Two NASA satellite images released late Monday by the National Weather Service office in Sacramento starkly illustrate how much less snow is covering the Sierra Nevada this week compared to the same time a year ago.
The images, taken from roughly 438 miles above Earth, show California's Sierra Nevada range blanketed with snow a year ago, on Feb. 17, 2019. That day, the snowpack, which is the source of about one-third of the state's annual water supply, was at 147% of its historical statewide average for that date.
The second image shows the same view taken this week, on Monday, Feb. 17, 2020 — when the snowpack was just 54% of the historical statewide average.
The Northern Sierra is currently faring slightly better than the Southern Sierra, 58% of average vs. 49%.
There are still six weeks left in California's traditional winter rain and snow season, allowing some time for new storms to boost the totals. But forecasts continue to call for dry weather for the next 10 days.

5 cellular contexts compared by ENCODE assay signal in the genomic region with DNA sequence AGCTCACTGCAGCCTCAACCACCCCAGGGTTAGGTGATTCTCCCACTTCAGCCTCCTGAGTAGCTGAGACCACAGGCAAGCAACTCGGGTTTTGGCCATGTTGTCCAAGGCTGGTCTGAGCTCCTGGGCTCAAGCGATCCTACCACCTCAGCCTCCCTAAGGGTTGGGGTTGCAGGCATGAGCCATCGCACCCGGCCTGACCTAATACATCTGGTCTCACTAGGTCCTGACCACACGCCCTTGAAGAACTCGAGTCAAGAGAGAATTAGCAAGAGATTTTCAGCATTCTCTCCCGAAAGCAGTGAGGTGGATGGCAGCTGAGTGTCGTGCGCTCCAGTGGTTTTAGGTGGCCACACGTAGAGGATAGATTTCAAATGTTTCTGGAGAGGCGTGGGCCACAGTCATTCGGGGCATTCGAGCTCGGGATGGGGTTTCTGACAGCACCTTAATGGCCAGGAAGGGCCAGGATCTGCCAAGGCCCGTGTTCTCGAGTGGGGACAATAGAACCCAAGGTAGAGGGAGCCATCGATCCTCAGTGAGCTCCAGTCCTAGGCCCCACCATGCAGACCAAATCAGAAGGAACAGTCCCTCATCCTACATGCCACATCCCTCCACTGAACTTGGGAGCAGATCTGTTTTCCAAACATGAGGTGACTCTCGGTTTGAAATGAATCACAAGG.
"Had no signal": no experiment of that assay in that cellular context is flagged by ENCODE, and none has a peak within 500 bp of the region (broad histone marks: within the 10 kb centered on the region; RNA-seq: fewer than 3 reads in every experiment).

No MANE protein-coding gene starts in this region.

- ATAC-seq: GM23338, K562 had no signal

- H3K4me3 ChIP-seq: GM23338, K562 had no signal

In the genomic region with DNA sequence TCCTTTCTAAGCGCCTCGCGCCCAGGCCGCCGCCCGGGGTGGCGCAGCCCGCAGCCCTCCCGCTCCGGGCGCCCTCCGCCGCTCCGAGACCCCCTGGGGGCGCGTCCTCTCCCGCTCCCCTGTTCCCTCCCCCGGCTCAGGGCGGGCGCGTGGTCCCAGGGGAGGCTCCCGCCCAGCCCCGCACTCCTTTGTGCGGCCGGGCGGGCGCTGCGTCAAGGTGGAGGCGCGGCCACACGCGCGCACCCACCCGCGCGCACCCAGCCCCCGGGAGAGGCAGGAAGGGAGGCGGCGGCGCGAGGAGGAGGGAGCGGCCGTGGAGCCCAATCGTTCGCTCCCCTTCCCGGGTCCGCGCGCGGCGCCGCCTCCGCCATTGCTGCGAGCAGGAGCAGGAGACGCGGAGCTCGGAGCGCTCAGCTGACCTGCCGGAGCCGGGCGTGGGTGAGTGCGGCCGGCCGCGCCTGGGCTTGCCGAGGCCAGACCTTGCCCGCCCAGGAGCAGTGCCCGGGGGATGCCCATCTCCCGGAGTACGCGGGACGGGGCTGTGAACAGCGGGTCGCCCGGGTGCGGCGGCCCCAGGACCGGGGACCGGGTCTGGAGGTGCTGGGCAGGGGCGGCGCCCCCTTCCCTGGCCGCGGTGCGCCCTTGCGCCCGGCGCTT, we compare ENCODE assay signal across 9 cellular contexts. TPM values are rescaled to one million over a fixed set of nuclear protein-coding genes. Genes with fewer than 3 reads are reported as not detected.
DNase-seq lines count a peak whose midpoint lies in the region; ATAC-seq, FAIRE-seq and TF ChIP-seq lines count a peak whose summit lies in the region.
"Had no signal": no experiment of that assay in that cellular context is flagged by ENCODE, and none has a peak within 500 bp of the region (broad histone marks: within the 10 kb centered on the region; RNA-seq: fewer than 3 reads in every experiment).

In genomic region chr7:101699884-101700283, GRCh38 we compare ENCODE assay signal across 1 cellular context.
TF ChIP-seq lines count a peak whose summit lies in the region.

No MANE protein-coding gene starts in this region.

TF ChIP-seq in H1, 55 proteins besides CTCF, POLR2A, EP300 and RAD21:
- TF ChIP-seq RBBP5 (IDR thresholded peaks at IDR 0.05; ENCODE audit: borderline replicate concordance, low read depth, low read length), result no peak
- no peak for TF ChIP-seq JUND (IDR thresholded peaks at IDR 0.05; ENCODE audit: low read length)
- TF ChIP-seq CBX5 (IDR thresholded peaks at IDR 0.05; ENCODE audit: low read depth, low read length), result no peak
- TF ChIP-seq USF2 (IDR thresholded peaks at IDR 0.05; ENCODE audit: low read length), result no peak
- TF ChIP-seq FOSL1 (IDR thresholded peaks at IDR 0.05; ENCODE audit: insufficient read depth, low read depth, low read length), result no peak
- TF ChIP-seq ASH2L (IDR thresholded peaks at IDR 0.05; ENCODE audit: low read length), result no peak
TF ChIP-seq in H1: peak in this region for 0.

One bright spot: Reservoirs across the state are at or near historic averages for this time of year, in large part because of the wet winter last year. That provides California water managers with a cushion against water shortages this summer.
But if March remains as dry as January and February, fire danger will come earlier in the year and concerns about a possible new drought will grow.
How much snow and rain California receives next winter will be a critical factor, experts say, in whether the state just had a dry patch this winter, or actually entered another multi-year drought, only a few years after the close of the 2012-2017 historic drought.